Mount stood, balancing now on his heels, now on his toes, inhaling and expelling his breath like a man who has had more than a morning draught of cider.

He laid his head on one side, like an enormous bird, and regarded me with a simper, as though lost in admiration.

"Three cheers for the Colonel," he observed, thickly, and took off his cap.

"'Ray!" echoed Elerson, regarding the unsteadiness of Mount's legs with an expression of wonder and pity.

I bade Mount saddle my mare and prepare to accompany me to headquarters. He saluted amiably; presently they started across the yard for their quarters, distributing morsels of wisdom and advice among the militiamen, who stared at them with awe and pointed at their beaded shot—pouches, which were, alas! adorned with fringes of coarse hair, dyed scarlet.

But Morgan must worry over that. I had other matters to stir me and set my pulses beating heavily as I walked to the door, opened it, and looked out into the hallway.

Children's voices came from the library below; I rested my hand on the banisters, aiding my stiffened limbs in the descent, and limped down the stairs.

Cecile spied me first. She was sitting on the porch with a very, very young ensign of Half-moon militia, watching the passing troops; and she sprang to her feet and threw her arms about my neck, kissing me again and again, a proceeding viewed with concern by the very young ensign of Half-moon militia.

"You darling!" she whispered. "Dorothy's in the library with father and the children. Lean on me, you poor boy! How you have suffered! And to think that you loved her all the time! Ah!" she whispered, sentimentally, pressing my arm, "how rare is constancy! How adorable it must be to be adored!"

There was a rush of children as we entered, and Cecile cried, "You little beasts, have you no manners?" But they were clinging to me, limb and body, and I stood there, caressing them, eyes fixed on my cousin Dorothy, who had risen from her chair.

She was very pale and quiet, and the hand she left in mine seemed lifeless as I bent to kiss it. But, upon the bridal finger, I saw the ghost-ring, a thin, rosy band, and I thrilled from head to foot with happiness unspeakable.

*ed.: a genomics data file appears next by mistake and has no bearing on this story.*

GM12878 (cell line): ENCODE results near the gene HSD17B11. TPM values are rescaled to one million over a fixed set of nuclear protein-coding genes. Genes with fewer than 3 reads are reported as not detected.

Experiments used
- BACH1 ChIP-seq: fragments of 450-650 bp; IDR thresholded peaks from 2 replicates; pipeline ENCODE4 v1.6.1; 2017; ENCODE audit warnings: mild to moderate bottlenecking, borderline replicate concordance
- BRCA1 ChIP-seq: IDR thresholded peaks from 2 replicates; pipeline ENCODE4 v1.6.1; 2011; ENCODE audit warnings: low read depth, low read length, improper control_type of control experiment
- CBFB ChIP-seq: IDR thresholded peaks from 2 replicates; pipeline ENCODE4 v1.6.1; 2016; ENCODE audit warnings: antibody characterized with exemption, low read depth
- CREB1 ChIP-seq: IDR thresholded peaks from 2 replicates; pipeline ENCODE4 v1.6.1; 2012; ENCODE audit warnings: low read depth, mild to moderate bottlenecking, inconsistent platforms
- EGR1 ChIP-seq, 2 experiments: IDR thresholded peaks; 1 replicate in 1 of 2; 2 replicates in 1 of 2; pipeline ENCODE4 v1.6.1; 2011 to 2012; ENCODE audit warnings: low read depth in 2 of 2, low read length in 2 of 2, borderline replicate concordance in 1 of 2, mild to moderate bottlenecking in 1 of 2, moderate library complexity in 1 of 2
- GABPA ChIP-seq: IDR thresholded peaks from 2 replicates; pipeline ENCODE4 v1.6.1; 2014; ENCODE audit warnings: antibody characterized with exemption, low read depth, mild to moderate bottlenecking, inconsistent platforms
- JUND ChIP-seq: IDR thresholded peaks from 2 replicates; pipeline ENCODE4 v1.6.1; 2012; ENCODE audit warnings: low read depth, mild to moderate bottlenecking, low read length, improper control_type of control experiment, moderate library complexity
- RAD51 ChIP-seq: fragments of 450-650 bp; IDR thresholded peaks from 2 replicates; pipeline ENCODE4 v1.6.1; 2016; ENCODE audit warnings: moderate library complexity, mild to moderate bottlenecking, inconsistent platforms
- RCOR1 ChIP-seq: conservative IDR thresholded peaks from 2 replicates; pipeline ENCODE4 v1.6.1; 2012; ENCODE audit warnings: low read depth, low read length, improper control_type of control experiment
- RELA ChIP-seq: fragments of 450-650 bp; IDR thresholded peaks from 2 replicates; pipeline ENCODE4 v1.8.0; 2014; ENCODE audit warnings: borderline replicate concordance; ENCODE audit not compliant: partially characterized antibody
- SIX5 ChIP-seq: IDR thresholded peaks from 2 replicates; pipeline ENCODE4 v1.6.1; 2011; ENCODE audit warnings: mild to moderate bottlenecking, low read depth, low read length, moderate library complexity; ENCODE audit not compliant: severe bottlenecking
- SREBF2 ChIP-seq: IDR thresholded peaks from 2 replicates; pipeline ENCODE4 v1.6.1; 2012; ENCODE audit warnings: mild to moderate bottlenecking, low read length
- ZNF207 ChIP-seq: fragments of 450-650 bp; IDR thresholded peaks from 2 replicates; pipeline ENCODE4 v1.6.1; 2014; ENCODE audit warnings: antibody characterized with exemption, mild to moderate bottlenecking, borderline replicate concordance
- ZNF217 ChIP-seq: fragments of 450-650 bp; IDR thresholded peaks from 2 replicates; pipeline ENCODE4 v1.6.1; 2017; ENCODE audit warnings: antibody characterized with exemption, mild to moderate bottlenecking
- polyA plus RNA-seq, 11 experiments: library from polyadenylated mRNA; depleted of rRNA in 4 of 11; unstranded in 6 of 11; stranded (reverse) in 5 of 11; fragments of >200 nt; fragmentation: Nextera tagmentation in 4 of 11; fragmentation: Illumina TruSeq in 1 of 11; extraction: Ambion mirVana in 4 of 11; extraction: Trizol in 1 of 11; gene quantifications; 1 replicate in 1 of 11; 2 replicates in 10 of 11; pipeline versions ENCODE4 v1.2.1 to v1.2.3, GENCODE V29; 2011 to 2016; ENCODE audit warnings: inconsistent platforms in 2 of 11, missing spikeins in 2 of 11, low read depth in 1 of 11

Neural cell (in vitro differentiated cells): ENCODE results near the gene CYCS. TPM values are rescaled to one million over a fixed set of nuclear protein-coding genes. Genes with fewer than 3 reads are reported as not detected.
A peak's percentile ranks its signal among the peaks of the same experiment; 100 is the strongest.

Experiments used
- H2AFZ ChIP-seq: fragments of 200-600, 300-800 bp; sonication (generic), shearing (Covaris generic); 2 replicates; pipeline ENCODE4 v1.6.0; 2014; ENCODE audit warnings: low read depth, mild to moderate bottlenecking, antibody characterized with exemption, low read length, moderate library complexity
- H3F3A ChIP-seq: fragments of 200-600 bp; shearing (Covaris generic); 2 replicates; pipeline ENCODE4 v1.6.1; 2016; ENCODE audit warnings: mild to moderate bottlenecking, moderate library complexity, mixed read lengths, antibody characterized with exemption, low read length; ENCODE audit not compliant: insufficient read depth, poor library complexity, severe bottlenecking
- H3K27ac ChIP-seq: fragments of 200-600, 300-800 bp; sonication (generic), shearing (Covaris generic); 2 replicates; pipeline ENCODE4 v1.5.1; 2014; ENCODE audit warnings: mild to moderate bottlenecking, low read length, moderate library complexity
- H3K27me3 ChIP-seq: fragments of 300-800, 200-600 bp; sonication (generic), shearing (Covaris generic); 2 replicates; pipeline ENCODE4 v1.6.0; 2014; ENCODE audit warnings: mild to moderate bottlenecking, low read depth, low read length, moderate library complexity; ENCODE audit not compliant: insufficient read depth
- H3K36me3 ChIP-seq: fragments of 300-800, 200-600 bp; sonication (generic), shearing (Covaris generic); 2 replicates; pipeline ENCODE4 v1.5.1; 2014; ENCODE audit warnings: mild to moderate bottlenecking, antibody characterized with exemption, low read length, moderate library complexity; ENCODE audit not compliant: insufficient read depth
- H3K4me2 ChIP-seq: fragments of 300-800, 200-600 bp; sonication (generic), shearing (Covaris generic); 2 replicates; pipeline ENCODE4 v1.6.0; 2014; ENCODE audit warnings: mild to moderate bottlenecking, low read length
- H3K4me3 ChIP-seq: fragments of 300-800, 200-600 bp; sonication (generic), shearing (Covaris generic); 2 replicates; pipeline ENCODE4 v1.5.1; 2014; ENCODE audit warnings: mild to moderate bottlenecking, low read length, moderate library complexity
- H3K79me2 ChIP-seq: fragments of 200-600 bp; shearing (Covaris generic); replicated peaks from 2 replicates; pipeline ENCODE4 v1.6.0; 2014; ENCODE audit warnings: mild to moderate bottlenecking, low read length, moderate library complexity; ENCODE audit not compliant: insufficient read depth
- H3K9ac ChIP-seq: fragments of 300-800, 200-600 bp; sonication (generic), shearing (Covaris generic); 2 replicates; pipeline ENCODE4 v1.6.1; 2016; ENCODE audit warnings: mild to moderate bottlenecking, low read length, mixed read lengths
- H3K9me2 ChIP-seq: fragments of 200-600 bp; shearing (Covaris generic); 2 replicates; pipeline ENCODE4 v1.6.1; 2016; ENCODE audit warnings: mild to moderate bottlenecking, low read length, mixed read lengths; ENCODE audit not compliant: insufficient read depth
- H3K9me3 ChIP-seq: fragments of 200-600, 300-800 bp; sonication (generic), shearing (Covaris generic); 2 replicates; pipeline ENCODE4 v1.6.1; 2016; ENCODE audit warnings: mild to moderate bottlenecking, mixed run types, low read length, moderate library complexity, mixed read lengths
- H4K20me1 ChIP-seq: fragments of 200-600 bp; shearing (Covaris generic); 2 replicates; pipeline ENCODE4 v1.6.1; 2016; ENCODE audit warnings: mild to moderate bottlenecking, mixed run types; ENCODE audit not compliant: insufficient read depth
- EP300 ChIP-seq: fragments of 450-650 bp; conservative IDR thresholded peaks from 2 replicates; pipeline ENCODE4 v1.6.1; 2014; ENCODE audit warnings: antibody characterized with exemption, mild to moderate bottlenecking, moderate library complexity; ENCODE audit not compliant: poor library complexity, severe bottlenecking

"Get him a chair, Harry!" said Sir Lupus. "Sit down, George; and what shall it be, my boy, cold mulled or spiced to cheer you on your journey? Or, as the Glencoe brawlers have it, 'Wha's f'r poonch?'"

I sank into my chair, saying I desired nothing; and my eyes never left Dorothy, who sat with golden head bent, folding and refolding the ruffled corner of her apron, raising her lovely eyes at moments to look across at me.

The morning had turned raw and chilly; a log-fire crackled on the hearth, where Benny had set a row of early harvest apples to sizzle and steam and perfume the air, the while Dorothy heard Harry, Sammy, and Benny read their morning lessons, so that they might hurry away to watch the passing army of their pet hero, Gates.

"Come," cried the patroon, "read your lessons and get out, you young dunces! Now, Sammy!"

Dorothy looked at me and took up her book.

"If Amos gives Joseph sixteen apples, and Joseph gives Amanda two times one half of one half of the apples, how many will Amanda have?" demanded Samuel, with labored breath. "And the true answer to that is six."

Dorothy nodded and stole a glance at me.

"That doesn't sound quite right to me," said Sir Lupus, wrinkling his brows and counting on his fingers. "Is that the answer, Dorothy?"

"I don't know," she murmured, eyes fixed on me.

Sir Lupus glared at Dorothy, then at me. Then he stuffed his pipe full of tobacco and sat in grim silence while Benny repeated:

"Theven timeth theven ith theventy-theven; theven timeth eight ith thixty-thix." While Dorothy nodded absently and plaited the edges of her lace apron, and looked at me under lowered lashes. And Benny lisped on: "Theven timeth nine ith theventy-thix; theven—"

"Stop that nonsense!" burst out Sir Lupus. "Take 'em away, Cecile! Take 'em out o' my sight!"